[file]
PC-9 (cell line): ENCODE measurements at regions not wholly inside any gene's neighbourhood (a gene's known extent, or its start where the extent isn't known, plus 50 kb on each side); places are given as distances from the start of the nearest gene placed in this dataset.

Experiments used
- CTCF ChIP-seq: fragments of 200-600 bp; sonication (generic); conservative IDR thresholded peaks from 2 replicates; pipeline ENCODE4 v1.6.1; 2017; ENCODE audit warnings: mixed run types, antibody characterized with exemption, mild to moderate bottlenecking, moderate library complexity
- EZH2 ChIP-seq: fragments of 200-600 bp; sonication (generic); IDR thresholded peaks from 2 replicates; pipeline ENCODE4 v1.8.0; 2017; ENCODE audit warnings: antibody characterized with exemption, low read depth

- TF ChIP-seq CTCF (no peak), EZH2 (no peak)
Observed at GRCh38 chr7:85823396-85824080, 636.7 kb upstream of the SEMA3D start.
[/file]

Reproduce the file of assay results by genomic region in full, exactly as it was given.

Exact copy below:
PC-9 (cell line): ENCODE measurements at regions not wholly inside any gene's neighbourhood (a gene's known extent, or its start where the extent isn't known, plus 50 kb on each side); places are given as distances from the start of the nearest gene placed in this dataset.

Experiments used
- CTCF ChIP-seq: fragments of 200-600 bp; sonication (generic); conservative IDR thresholded peaks from 2 replicates; pipeline ENCODE4 v1.6.1; 2017; ENCODE audit warnings: mixed run types, antibody characterized with exemption, mild to moderate bottlenecking, moderate library complexity
- EZH2 ChIP-seq: fragments of 200-600 bp; sonication (generic); IDR thresholded peaks from 2 replicates; pipeline ENCODE4 v1.8.0; 2017; ENCODE audit warnings: antibody characterized with exemption, low read depth

- TF ChIP-seq CTCF (no peak), EZH2 (no peak)
Observed at GRCh38 chr7:85823396-85824080, 636.7 kb upstream of the SEMA3D start.